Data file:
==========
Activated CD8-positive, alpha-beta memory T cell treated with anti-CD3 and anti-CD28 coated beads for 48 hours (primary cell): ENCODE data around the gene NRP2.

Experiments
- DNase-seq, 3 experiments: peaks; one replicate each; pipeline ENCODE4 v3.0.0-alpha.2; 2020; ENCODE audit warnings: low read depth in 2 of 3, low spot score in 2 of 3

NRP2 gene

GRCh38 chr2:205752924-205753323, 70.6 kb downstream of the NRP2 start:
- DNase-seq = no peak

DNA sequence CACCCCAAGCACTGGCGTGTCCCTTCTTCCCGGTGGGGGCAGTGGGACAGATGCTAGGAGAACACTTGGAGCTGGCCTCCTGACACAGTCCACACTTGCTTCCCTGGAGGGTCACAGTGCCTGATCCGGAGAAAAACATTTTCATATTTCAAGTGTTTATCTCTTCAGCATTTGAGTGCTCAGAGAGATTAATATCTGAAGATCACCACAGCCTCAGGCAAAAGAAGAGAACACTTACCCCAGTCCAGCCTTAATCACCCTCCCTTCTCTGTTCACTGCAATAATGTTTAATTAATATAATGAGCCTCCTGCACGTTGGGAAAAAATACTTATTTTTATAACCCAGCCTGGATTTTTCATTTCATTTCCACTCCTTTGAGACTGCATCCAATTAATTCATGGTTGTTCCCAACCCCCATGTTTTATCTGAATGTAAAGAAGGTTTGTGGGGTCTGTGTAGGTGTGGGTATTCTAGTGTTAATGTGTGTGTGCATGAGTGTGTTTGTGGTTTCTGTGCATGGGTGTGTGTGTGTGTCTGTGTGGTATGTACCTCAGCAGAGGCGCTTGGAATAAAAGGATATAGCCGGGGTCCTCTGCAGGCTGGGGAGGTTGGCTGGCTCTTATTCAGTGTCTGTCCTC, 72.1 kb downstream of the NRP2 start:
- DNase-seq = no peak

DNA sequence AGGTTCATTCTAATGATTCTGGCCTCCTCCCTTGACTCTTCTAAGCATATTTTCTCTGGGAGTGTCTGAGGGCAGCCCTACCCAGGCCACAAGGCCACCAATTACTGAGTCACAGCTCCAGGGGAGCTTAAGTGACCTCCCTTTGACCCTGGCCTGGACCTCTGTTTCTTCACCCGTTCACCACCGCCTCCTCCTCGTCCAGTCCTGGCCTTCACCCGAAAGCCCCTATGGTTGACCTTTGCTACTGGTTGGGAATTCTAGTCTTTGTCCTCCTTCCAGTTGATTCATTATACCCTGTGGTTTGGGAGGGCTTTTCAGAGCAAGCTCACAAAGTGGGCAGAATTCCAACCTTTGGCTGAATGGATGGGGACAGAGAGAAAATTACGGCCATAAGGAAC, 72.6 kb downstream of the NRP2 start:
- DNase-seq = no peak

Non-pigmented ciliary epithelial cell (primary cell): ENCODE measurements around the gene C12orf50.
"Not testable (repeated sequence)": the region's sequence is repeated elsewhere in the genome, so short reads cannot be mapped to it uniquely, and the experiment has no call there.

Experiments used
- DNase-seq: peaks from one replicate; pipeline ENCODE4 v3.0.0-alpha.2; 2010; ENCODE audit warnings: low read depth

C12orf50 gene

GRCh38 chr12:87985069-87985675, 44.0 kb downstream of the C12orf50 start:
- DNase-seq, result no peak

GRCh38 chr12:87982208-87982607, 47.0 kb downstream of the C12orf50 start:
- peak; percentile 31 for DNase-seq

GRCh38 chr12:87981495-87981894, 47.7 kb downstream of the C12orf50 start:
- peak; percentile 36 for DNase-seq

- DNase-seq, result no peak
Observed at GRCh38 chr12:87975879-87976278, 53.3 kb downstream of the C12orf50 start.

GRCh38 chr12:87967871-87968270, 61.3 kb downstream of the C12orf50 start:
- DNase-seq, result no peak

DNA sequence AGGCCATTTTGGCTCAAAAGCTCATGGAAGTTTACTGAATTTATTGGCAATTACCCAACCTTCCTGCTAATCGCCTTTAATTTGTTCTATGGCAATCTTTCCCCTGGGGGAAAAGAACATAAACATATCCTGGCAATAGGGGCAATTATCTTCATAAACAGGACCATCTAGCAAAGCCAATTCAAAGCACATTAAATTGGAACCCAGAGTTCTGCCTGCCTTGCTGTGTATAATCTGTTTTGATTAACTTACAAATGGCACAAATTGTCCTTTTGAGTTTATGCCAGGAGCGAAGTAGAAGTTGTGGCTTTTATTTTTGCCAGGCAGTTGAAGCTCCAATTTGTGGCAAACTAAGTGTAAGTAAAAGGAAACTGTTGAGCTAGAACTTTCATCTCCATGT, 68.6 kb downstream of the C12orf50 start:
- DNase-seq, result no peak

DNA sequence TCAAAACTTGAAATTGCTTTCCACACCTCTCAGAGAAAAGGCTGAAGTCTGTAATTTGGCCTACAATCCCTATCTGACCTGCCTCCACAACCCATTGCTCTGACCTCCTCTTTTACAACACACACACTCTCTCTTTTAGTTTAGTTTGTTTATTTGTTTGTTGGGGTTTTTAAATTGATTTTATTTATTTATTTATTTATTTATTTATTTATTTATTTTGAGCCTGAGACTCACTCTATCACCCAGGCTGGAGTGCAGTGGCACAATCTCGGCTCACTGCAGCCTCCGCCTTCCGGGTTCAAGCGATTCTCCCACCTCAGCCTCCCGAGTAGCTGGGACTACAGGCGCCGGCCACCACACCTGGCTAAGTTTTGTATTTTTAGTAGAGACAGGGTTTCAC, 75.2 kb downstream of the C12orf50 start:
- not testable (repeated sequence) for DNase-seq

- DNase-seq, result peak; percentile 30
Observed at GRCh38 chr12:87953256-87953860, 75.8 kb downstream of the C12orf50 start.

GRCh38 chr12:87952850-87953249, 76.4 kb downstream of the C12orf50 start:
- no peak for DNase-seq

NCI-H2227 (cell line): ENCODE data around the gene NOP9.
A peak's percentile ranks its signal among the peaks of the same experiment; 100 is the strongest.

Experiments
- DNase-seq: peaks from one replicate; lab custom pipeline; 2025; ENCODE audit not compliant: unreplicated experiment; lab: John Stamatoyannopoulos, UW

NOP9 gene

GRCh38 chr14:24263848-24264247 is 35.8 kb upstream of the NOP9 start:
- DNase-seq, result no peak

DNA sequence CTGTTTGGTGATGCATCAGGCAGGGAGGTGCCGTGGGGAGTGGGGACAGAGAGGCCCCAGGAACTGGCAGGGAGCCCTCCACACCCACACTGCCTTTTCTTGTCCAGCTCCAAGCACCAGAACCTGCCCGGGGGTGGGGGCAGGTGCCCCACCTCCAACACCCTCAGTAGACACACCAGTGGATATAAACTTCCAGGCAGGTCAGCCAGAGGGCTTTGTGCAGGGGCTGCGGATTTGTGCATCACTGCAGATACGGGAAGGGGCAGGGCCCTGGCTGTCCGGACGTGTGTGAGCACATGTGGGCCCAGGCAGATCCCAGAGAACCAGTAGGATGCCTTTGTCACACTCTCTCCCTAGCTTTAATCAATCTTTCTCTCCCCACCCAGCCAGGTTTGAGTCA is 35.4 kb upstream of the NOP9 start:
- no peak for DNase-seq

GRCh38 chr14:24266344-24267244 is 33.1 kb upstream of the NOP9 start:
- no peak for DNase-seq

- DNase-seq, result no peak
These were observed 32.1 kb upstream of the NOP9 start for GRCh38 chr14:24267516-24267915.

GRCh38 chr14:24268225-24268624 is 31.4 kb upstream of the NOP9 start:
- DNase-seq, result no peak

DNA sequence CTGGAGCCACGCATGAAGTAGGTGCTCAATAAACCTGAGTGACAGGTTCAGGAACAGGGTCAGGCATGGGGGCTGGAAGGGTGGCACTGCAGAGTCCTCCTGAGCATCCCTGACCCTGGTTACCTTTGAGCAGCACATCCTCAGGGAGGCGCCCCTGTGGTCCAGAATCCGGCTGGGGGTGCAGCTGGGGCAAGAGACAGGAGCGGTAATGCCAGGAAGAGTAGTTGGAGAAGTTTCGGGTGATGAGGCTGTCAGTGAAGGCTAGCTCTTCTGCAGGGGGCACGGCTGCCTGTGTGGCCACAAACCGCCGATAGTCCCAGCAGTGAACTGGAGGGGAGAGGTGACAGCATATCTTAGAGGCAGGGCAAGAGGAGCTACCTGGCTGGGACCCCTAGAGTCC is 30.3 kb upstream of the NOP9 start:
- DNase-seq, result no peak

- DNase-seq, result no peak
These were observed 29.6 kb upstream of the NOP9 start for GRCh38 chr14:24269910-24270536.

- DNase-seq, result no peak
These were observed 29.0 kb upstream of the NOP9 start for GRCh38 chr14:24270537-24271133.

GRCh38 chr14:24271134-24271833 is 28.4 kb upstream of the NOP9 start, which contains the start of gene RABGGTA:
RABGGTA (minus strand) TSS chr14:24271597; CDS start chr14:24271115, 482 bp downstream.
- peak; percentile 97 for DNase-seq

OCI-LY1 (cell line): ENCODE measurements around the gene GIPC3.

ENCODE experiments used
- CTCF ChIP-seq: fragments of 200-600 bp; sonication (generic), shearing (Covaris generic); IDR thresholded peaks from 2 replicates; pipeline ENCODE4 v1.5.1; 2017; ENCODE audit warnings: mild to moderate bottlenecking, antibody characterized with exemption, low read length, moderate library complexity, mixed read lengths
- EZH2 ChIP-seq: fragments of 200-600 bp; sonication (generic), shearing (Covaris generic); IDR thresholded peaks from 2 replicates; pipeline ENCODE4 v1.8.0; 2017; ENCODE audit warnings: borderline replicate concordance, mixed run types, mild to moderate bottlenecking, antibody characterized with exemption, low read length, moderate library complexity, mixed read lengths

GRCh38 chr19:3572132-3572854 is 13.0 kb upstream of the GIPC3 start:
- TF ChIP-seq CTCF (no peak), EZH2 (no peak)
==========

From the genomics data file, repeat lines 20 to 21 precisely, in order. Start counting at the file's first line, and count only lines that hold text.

GRCh38 chr12:87981495-87981894, 47.7 kb downstream of the C12orf50 start:
- peak; percentile 36 for DNase-seq